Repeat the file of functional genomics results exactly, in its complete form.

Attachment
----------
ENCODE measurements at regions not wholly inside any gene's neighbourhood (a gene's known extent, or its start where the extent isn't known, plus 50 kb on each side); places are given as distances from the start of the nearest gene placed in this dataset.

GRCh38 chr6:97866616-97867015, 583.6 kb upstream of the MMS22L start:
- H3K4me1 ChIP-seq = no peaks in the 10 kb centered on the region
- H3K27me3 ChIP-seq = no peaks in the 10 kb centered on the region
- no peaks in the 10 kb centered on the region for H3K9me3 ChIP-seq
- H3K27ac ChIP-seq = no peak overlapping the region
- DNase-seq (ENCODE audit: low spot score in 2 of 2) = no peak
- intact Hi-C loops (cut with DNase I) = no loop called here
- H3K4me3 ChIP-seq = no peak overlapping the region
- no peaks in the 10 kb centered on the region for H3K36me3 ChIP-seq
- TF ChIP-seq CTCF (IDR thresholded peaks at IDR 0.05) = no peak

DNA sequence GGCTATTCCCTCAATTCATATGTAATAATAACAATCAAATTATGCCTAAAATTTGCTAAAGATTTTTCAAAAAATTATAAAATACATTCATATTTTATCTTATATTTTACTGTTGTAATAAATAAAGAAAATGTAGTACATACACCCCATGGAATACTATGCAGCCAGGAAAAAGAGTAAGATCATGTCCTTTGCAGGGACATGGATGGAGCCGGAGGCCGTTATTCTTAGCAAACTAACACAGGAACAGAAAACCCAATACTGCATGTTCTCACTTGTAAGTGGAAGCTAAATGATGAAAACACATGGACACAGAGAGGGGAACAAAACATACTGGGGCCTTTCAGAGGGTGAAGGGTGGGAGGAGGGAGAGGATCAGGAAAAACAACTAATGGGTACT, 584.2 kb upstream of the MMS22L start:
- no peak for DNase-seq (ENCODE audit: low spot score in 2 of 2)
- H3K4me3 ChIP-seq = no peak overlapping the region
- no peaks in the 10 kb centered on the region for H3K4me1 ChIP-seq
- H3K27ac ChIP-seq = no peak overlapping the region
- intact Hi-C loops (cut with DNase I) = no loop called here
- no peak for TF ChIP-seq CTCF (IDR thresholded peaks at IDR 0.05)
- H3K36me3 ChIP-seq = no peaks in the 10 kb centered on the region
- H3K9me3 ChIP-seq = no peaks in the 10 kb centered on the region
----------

ENCODE measurements at regions not wholly inside any gene's neighbourhood (a gene's known extent, or its start where the extent isn't known, plus 50 kb on each side); places are given as distances from the start of the nearest gene placed in this dataset.

GRCh38 chr6:97866616-97867015, 583.6 kb upstream of the MMS22L start:
- H3K4me1 ChIP-seq = no peaks in the 10 kb centered on the region
- H3K27me3 ChIP-seq = no peaks in the 10 kb centered on the region
- no peaks in the 10 kb centered on the region for H3K9me3 ChIP-seq
- H3K27ac ChIP-seq = no peak overlapping the region
- DNase-seq (ENCODE audit: low spot score in 2 of 2) = no peak
- intact Hi-C loops (cut with DNase I) = no loop called here
- H3K4me3 ChIP-seq = no peak overlapping the region
- no peaks in the 10 kb centered on the region for H3K36me3 ChIP-seq
- TF ChIP-seq CTCF (IDR thresholded peaks at IDR 0.05) = no peak

DNA sequence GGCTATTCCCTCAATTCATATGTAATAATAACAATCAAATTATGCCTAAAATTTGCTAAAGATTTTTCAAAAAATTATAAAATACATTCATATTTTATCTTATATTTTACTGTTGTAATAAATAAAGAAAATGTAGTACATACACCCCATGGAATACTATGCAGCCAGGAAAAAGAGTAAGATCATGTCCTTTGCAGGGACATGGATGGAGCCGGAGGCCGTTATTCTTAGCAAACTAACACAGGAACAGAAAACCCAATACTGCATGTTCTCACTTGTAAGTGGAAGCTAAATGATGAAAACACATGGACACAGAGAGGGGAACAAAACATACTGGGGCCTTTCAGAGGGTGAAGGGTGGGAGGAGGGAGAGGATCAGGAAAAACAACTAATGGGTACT, 584.2 kb upstream of the MMS22L start:
- no peak for DNase-seq (ENCODE audit: low spot score in 2 of 2)
- H3K4me3 ChIP-seq = no peak overlapping the region
- no peaks in the 10 kb centered on the region for H3K4me1 ChIP-seq
- H3K27ac ChIP-seq = no peak overlapping the region
- intact Hi-C loops (cut with DNase I) = no loop called here
- no peak for TF ChIP-seq CTCF (IDR thresholded peaks at IDR 0.05)
- H3K36me3 ChIP-seq = no peaks in the 10 kb centered on the region
- H3K9me3 ChIP-seq = no peaks in the 10 kb centered on the region